Any input appreciated.
 

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So the rear bank is buried under the stock intake manifold. Ok. What's back there that needs maintenance?
Spark plugs? How often do you change 100k mile iridium plugs?
Valve cover gasket? How many years before that starts leaking assuming you install a new one during the engine swap?
Plug wires? OEM Toyota wires last a very long time.
That's about it.

I wouldn't worry about maintenance access too much.

Put another way, designing and tuning a ITB setup on a 1MZ would probably be more time consuming than several engine-out maintenance cycles on an OEM engine. And certainly more expensive.
 

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The stock intake manifold makes accessing one head a big pain.
This is true in every vehicle that has a 1mz-fe vvti. On some, like the lexus rx300 or sienna, you even have to remove the entire windshield wiper tray. Pray to providence you do not ever have to get down to the knock sensors, that these vehicles eat like candy. Like the song says, "you got no complaint. It is what it is, and it ain't what it ain't."
 

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I just skipped hooking up the coolant lines to the TB on mine, so removing the top part of the intake manifold is no biggie since there are no fluids involved. I don't think it's any harder to work on than the 4A-GE was.

Only thing I cut on the chassis was the old side engine mounts, battery tray, and a little trimming around the engine cover latch. I didn't have to hammer clearance anything. I would do it again, although I'd probably think about doing a 2GR instead of the 1MZ at this point. 200 HP is quick but with good tires, suspension, and the LSD I could use more power if it was available.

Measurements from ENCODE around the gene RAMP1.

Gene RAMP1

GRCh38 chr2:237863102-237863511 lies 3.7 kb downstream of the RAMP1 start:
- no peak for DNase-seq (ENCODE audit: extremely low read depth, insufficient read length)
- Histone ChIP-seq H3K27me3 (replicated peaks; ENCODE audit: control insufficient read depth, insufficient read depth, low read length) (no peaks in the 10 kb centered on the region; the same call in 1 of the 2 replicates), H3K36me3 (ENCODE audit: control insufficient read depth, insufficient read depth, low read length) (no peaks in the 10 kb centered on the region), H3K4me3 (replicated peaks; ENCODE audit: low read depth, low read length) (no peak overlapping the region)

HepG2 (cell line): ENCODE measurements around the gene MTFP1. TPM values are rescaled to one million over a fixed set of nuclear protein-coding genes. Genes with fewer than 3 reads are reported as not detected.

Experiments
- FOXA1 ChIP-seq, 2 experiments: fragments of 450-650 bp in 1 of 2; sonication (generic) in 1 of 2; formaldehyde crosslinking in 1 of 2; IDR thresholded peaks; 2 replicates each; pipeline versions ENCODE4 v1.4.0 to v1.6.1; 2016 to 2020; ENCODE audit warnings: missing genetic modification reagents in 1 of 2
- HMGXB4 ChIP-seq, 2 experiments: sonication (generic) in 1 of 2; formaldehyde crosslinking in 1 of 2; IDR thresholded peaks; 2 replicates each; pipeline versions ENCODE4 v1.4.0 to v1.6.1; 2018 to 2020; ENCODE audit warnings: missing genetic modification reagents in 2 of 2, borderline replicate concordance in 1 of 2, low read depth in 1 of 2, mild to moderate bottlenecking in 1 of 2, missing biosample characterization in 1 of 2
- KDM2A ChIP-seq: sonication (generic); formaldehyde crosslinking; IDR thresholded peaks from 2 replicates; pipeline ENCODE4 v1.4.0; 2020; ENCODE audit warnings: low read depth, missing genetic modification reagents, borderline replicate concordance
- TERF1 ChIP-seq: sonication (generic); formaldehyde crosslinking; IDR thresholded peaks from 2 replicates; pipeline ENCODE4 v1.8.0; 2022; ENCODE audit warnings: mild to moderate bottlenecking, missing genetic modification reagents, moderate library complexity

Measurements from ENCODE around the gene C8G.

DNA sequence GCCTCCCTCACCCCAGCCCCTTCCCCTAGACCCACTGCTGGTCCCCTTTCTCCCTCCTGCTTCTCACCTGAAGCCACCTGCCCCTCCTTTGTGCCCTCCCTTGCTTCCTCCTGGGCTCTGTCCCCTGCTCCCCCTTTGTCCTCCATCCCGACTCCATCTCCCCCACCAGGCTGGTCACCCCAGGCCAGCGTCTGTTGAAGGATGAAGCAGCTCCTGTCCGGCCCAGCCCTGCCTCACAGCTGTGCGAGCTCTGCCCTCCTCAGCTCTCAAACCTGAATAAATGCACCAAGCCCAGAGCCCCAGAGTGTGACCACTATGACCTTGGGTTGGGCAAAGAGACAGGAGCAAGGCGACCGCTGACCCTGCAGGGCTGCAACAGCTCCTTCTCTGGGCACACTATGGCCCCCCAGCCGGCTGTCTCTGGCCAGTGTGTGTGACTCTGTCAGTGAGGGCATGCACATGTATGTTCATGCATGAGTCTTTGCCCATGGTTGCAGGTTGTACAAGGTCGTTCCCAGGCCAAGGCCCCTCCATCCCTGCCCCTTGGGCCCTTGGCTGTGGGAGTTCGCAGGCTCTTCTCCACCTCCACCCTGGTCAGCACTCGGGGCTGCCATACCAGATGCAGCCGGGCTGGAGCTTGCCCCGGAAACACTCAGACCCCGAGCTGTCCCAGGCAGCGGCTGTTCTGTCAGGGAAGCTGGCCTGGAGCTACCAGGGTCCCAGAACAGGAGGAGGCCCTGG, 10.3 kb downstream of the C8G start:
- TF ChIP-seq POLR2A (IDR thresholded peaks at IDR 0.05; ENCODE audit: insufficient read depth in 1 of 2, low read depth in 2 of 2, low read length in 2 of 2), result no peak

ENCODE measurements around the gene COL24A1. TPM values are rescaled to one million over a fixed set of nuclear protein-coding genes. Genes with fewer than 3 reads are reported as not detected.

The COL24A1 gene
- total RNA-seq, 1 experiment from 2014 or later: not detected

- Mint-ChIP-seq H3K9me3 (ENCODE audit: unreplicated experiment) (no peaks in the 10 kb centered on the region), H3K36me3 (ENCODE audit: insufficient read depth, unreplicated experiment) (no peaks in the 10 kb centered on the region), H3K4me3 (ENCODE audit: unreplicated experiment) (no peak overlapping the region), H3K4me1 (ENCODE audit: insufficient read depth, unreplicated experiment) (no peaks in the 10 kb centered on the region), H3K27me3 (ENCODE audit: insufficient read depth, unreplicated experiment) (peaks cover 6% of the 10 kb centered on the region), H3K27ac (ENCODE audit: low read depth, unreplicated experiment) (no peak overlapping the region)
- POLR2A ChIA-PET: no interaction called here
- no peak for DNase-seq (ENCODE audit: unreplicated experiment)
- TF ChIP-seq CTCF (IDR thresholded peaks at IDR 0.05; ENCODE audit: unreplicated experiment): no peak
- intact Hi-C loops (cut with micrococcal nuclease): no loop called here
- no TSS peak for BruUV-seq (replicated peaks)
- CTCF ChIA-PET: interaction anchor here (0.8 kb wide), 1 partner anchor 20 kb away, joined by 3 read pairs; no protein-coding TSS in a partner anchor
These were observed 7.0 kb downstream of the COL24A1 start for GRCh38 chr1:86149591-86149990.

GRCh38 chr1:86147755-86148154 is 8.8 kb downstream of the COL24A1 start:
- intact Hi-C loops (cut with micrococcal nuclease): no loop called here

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If this will help:
Material: regular .1mm sheet metal, lengths as needed; small angle iron for flanges, 6 small (10mm) nuts and bolts, old tire tube for gaskets, silicone and a wire feed mig welder.



I cut the old firewall out (approx. 36” ) and built a box “firewall” to fit two extensions set into the rear trunk. The complete new firewall is approx. 7” deep (initial wall 3.5', box wall also 3.5”) into the rear trunk and the rubber insulator for the lid fits into the top of the metal "box".

Using cardboard to measure and fit makes this fabrication so much easier and better fitting to the contours of the rear area (good snug fit all round). Various holes for wiring cut in the cardboard first, then when happy, cut in metal. I found the setup for both pass and driver's side bolt in set up worked very well.

This set up gives me ~ 3 inches clearance from engine to metal. Also, good room for overflow bottle (but I changed that in another MR2v6 and set up the overflow bottle in the trunk for ease and a larger bottle).

Advantages? With this new firewall removed, replacing ANY parts (removing heads for gaskets, valve cover gaskets, plugs, etc.) SOOO much easier. Well worth the time invested.
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And, as always, a shout out to Paul Woods for his initial work and sharing his knowledge with others attempting these V6 conversions. Thanks again.